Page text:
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Money Fix: Review where pandemic has left your finances before starting new year

"Categorize your financial weak spots and make an individual goal for each one of them. Prioritize the order in which you'll tackle each one," says Mitchell Goldberg, president of ClientFirst Strategy in Melville. Credit: Alex Wolff

This was the year that was unimaginable. The horror flick that unfolded was daily life à la the pandemic. And as the end of the year approaches, there is a sense of having survived, yet knowing there is more to this story. Exhale and make the most of the days between now and Dec. 31 to get ready for 2021.

Some lost jobs or had their income significantly reduced and savings decimated. There has been an upside for those fortunate to be working from home, who pocketed money once spent on the LIRR, gas, and lunches out with co-workers. Whatever your circumstances, there are smart steps to take before year end that can put you in a stronger financial position in the new year.

Assess where you are

"First, take a step back and focus on only your situation. When you look at other people, it could make you feel like you’re so far behind where you need to be, that you might get totally discouraged, says Mitchell Goldberg, president of ClientFirst Strategy in Melville.

What’s the impact of the pandemic? Have you racked up debt, or managed to save? "Categorize your financial weak spots and make an individual goal for each one of them. Prioritize the order in which you’ll tackle each one. Then do your best to guesstimate how long each one will take," says Goldberg.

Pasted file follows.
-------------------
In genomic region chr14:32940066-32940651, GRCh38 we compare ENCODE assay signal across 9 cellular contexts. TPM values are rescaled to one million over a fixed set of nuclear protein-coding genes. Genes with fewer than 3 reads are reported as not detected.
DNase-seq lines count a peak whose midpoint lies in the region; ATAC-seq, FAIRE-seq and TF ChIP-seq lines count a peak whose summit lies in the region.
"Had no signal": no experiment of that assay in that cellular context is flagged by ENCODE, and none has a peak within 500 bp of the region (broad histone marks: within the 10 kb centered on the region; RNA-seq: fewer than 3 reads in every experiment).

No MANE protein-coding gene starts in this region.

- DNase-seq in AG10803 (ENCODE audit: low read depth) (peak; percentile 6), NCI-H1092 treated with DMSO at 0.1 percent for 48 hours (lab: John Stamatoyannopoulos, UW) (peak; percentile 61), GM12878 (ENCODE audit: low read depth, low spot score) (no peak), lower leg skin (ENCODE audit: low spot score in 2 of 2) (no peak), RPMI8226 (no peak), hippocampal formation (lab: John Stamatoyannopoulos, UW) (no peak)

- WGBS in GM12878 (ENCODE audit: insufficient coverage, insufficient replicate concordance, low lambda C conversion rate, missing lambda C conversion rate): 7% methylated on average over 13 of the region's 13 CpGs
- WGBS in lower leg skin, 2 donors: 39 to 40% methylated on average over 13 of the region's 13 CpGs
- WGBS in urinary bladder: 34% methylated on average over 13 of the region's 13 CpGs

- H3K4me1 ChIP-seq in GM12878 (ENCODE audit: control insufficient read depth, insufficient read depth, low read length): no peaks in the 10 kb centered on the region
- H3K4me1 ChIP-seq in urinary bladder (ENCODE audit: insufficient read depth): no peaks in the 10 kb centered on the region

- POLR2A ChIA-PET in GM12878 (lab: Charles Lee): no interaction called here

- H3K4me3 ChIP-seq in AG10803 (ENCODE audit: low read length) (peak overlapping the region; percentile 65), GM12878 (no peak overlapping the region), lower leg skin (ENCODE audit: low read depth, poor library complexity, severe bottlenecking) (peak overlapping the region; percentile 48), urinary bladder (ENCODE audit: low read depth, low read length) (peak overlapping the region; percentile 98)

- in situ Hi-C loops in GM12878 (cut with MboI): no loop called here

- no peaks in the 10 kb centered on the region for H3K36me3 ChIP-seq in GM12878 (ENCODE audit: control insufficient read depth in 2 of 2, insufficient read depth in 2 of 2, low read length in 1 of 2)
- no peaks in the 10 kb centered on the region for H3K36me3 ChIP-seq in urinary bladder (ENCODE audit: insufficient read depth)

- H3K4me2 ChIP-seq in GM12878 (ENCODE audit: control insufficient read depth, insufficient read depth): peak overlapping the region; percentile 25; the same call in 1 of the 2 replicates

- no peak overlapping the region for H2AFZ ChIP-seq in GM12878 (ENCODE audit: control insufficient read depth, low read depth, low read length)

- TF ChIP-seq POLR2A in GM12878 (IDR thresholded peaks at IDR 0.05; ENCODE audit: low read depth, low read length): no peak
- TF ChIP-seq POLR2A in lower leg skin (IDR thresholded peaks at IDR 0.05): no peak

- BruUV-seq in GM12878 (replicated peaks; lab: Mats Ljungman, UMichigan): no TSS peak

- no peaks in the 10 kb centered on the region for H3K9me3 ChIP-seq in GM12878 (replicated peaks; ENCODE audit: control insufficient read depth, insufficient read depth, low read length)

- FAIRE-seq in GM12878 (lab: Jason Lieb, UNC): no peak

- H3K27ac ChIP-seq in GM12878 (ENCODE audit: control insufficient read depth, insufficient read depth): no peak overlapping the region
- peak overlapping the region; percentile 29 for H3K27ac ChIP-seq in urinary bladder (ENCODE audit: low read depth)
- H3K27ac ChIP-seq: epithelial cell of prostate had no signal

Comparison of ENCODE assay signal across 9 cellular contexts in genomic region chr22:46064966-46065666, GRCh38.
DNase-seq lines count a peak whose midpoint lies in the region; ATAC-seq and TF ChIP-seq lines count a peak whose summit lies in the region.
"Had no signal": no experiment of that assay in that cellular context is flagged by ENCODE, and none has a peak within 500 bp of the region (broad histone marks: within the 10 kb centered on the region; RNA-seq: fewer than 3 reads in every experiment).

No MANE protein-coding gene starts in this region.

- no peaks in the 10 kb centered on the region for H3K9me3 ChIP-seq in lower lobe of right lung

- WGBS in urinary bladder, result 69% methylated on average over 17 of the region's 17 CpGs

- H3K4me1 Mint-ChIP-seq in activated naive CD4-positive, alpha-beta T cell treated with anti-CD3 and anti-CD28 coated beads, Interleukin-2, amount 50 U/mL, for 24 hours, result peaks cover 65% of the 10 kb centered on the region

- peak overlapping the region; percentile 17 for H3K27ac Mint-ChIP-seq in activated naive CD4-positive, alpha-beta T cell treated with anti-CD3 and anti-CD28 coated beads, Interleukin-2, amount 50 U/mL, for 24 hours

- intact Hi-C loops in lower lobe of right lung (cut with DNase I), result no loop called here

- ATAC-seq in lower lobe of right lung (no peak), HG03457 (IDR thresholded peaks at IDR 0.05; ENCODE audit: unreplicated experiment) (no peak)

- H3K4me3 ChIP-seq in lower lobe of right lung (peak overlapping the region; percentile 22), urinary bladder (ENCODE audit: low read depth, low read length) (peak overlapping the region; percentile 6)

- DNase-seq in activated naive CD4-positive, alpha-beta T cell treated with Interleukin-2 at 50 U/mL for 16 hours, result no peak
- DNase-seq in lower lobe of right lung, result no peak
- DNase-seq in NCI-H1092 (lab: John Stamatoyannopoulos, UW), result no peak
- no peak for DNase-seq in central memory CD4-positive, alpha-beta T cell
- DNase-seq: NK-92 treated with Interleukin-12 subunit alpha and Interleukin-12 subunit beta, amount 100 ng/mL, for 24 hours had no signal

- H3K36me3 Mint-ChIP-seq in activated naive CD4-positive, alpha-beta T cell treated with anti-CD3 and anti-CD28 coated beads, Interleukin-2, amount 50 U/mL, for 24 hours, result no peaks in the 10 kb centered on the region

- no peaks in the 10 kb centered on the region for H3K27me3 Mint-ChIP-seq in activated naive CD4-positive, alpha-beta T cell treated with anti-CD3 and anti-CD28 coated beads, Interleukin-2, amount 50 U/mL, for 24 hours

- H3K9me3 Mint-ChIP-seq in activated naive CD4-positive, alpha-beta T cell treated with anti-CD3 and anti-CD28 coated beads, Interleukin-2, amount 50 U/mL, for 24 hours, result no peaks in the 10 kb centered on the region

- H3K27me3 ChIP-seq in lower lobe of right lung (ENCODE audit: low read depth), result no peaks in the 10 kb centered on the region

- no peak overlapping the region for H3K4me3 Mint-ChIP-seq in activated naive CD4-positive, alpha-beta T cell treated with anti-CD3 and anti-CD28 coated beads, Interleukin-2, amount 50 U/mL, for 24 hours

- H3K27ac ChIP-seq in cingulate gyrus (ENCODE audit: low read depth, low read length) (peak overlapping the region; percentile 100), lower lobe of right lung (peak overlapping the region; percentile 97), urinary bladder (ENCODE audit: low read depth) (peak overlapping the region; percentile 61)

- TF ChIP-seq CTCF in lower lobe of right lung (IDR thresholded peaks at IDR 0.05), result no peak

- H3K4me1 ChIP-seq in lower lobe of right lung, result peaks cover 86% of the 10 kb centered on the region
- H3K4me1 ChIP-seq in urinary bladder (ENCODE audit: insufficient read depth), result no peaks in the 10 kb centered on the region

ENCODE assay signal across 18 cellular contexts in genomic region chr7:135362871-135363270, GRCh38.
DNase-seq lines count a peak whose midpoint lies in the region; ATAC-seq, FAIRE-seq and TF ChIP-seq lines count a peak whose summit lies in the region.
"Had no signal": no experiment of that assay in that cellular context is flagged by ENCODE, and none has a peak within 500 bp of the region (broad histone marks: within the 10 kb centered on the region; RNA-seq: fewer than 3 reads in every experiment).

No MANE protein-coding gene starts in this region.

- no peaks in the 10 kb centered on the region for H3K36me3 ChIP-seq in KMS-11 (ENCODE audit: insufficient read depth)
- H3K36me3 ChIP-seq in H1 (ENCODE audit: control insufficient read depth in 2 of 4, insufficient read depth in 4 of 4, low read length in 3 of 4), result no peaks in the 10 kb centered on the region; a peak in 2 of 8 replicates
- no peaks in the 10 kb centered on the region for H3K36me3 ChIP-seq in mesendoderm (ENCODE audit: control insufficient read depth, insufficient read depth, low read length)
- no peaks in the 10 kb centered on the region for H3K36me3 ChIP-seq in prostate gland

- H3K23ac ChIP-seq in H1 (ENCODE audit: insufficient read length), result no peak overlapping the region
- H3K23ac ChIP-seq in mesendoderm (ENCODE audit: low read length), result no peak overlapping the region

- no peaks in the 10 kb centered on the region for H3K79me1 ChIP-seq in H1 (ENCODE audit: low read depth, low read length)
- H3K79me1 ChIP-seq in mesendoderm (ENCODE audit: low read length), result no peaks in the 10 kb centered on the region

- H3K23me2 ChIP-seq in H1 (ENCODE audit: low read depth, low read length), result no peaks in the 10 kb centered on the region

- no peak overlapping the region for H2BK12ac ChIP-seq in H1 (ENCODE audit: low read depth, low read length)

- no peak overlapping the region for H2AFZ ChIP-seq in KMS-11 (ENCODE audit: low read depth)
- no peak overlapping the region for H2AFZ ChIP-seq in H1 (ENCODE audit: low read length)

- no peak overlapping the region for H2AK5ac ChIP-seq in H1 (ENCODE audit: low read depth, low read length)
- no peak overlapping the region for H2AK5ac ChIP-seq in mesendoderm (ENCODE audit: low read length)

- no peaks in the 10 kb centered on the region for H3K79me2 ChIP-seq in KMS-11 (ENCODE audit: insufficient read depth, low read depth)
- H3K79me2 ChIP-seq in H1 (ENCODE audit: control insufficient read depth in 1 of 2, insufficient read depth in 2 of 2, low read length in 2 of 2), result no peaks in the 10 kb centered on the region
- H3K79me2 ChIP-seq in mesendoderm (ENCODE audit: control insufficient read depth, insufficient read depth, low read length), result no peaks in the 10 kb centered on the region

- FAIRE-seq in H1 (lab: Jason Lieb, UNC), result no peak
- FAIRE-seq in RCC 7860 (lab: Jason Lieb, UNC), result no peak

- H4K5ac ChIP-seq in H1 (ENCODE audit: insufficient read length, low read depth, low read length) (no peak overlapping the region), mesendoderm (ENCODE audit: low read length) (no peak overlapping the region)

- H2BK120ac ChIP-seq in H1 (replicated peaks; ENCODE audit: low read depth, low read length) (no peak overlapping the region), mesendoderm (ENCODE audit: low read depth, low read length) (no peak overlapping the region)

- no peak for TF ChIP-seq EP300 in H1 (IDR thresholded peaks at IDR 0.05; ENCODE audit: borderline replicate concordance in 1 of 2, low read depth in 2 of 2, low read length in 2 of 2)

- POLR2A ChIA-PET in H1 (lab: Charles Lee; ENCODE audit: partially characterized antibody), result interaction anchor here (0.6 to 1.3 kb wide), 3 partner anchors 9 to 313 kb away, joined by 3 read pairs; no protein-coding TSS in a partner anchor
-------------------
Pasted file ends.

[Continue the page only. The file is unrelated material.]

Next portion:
If your debt has risen, plan to chip away at it as soon as possible. "Use your holiday bonus or year-end dividends to reduce and/or eliminate debt. Why? Interest rates will not be low forever," says Andrew Schwartz, a senior vice president with Madison Planning Group in Hauppauge.

Create a new budget

Once you know where you stand, you will have clarity on where you can make changes in 2021. Review all expenses as much has probably changed since March. "Determine which are fixed and which are variable to ensure you are saving and spending with a purpose," says Brad Calhoun, president and CEO of Teachers Federal Credit Union in Hauppauge.

He says to take a look at the rates you are paying on your auto loan or mortgage. "A refinance could help you save monthly and over the term of the loan. Rates are at an all-time low due to the current economy. Now is a great time to consider refinancing."

The pandemic has presented many opportunities to cut monthly bills. "Essentially every expense become negotiable. This is spectacular mindset to have while trying to achieve your saving goals. Whether it’s cellphone plans, utilities, internet providers, cable and TV expenses, they are negotiable. All that’s required is that you call your service providers and negotiate better terms on your bills and should net you a sizable amount of monthly savings," says Dino Selita, president of The Debt Relief Company in Manhattan.

For your budget you can DIY with free online tools like Mint or consult your financial adviser, if you want guidance.

Consider taxes

Required minimum distributions from IRAs have been waived for 2020. "For those individuals who still take monthly distributions to live off, perhaps they can skip or reduce the withdrawal at least for one month which will result in a lower tax burden for the year," says Christopher Congema, a certified financial planner with Landmark Wealth Management in Melville.

If you aren’t on pace to max out your annual contribution into your retirement account, think about making an extra contribution toward the end of the year, he says.

Given all that is going on, needs will be great. If you can, make any charitable donations by year-end to help and get a tax deduction.

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